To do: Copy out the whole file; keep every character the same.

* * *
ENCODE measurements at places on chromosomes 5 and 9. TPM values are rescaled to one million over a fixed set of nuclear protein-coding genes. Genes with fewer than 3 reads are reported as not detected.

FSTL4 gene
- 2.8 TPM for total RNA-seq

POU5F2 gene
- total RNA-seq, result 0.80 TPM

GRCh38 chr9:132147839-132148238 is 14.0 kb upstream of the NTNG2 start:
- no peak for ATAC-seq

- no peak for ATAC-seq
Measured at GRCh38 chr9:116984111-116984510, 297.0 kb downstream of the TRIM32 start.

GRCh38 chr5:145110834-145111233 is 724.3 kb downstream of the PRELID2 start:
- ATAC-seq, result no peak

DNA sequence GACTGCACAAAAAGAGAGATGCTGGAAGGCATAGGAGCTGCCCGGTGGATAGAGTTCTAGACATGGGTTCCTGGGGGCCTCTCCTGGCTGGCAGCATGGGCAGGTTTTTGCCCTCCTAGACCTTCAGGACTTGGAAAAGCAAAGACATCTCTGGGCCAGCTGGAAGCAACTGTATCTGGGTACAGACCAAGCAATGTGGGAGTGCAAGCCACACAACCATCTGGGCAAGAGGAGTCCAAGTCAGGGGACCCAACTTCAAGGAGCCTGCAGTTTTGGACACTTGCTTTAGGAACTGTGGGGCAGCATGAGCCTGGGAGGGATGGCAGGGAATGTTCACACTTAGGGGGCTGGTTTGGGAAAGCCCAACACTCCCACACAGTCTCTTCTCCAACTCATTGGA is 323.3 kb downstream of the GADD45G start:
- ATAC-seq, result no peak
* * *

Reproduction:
ENCODE measurements at places on chromosomes 5 and 9. TPM values are rescaled to one million over a fixed set of nuclear protein-coding genes. Genes with fewer than 3 reads are reported as not detected.

FSTL4 gene
- 2.8 TPM for total RNA-seq

POU5F2 gene
- total RNA-seq, result 0.80 TPM

GRCh38 chr9:132147839-132148238 is 14.0 kb upstream of the NTNG2 start:
- no peak for ATAC-seq

- no peak for ATAC-seq
Measured at GRCh38 chr9:116984111-116984510, 297.0 kb downstream of the TRIM32 start.

GRCh38 chr5:145110834-145111233 is 724.3 kb downstream of the PRELID2 start:
- ATAC-seq, result no peak

DNA sequence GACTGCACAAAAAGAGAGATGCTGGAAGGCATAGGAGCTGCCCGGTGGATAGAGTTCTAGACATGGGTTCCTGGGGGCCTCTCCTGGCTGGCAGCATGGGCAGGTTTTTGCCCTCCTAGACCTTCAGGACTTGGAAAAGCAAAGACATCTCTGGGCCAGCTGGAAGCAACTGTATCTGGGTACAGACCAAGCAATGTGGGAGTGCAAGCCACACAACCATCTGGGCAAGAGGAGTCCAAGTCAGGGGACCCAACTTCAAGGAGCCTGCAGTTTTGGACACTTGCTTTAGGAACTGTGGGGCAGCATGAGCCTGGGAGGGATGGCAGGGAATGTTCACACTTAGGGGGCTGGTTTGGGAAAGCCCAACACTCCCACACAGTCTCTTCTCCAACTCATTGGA is 323.3 kb downstream of the GADD45G start:
- ATAC-seq, result no peak